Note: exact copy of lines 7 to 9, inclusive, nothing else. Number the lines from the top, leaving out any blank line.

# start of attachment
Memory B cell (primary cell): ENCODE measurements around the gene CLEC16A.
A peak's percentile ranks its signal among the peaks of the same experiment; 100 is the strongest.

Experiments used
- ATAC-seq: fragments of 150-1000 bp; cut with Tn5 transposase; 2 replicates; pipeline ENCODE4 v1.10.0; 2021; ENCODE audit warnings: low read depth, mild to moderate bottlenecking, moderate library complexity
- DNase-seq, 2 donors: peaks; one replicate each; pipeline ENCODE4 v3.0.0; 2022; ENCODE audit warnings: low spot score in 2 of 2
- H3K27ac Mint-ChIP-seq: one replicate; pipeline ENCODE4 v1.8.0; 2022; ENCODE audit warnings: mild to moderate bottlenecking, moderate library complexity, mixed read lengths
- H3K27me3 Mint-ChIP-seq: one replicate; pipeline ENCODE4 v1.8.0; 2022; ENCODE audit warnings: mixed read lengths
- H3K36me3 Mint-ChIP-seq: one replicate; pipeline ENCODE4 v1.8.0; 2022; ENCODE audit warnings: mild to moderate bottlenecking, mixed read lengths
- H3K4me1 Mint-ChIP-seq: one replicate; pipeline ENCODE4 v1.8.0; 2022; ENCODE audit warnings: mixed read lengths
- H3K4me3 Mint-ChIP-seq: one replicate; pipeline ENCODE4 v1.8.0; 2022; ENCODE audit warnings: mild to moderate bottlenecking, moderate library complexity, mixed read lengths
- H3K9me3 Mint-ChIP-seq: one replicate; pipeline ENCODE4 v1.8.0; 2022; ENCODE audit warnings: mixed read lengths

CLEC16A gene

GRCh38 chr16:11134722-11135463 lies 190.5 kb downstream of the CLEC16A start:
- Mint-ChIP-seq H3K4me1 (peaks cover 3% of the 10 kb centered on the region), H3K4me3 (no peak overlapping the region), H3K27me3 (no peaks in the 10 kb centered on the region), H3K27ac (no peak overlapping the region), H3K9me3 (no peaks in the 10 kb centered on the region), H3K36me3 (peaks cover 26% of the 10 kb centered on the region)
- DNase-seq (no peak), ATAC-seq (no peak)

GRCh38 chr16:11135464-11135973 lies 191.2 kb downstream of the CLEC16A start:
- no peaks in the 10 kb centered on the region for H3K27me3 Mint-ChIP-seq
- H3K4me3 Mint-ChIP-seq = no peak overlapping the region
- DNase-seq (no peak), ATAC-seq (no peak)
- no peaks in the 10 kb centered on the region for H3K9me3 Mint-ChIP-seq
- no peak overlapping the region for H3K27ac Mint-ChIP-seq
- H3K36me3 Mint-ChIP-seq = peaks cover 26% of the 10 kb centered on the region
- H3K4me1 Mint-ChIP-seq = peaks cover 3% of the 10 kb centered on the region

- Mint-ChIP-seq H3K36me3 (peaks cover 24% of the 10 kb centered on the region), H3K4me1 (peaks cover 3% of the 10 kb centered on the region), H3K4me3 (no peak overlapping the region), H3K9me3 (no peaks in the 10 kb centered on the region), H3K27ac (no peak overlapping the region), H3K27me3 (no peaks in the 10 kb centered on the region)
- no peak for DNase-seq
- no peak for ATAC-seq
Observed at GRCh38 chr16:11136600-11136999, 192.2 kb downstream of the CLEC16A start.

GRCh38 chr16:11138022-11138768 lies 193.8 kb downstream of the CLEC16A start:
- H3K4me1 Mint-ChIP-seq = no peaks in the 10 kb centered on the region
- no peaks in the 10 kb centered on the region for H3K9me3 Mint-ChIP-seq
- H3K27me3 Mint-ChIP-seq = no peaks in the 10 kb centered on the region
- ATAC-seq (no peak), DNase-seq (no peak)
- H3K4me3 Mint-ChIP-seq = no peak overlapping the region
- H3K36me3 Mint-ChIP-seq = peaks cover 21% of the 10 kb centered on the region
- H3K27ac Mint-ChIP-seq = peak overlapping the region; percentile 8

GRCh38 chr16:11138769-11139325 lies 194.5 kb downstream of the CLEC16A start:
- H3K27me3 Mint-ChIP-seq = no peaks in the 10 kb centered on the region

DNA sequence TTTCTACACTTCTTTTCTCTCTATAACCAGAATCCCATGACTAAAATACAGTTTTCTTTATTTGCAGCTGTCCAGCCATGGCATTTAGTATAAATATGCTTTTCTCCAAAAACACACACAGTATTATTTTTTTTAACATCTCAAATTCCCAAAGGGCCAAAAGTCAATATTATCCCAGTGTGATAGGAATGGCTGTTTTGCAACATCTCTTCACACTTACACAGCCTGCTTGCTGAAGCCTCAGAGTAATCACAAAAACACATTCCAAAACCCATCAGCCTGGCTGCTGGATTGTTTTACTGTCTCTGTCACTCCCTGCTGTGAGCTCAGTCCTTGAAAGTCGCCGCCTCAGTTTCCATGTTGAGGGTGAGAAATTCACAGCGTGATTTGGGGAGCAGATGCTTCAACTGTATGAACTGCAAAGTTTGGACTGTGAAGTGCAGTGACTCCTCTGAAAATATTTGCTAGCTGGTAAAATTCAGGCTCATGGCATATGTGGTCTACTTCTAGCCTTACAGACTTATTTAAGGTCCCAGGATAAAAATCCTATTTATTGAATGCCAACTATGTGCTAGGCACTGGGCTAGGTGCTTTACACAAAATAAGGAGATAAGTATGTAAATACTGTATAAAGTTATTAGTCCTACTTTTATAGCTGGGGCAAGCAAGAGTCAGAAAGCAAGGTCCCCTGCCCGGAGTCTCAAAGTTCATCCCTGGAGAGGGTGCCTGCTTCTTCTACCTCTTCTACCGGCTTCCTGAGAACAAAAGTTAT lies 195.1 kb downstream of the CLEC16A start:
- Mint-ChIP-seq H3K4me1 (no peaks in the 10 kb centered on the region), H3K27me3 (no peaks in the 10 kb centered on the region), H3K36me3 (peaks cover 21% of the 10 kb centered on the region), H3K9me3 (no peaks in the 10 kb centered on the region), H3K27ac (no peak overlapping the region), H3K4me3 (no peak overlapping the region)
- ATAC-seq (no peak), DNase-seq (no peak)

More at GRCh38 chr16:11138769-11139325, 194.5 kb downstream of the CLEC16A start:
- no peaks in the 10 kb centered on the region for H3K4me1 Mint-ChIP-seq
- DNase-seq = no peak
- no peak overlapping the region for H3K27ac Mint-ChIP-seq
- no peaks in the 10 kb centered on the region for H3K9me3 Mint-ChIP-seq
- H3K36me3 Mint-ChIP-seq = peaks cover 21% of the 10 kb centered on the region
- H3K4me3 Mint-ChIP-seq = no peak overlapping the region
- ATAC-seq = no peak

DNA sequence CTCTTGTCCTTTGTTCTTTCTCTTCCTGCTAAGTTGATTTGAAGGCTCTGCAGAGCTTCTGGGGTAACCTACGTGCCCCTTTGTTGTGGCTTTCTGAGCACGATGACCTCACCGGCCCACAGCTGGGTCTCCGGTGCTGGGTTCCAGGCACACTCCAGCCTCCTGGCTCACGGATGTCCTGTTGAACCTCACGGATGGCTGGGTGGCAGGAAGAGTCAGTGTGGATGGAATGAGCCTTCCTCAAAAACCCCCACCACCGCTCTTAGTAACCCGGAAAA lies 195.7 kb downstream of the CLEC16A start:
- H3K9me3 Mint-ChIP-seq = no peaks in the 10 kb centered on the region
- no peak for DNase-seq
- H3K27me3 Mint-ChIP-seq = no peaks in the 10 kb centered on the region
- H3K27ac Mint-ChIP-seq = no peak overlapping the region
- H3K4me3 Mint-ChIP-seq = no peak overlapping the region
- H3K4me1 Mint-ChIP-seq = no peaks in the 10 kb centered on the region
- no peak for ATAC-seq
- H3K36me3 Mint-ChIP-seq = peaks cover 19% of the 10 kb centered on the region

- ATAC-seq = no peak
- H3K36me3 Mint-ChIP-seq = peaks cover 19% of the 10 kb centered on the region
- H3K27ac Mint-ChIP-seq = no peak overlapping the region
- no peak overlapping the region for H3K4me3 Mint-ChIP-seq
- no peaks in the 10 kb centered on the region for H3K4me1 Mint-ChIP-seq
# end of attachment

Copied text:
- H3K27me3 Mint-ChIP-seq: one replicate; pipeline ENCODE4 v1.8.0; 2022; ENCODE audit warnings: mixed read lengths
- H3K36me3 Mint-ChIP-seq: one replicate; pipeline ENCODE4 v1.8.0; 2022; ENCODE audit warnings: mild to moderate bottlenecking, mixed read lengths
- H3K4me1 Mint-ChIP-seq: one replicate; pipeline ENCODE4 v1.8.0; 2022; ENCODE audit warnings: mixed read lengths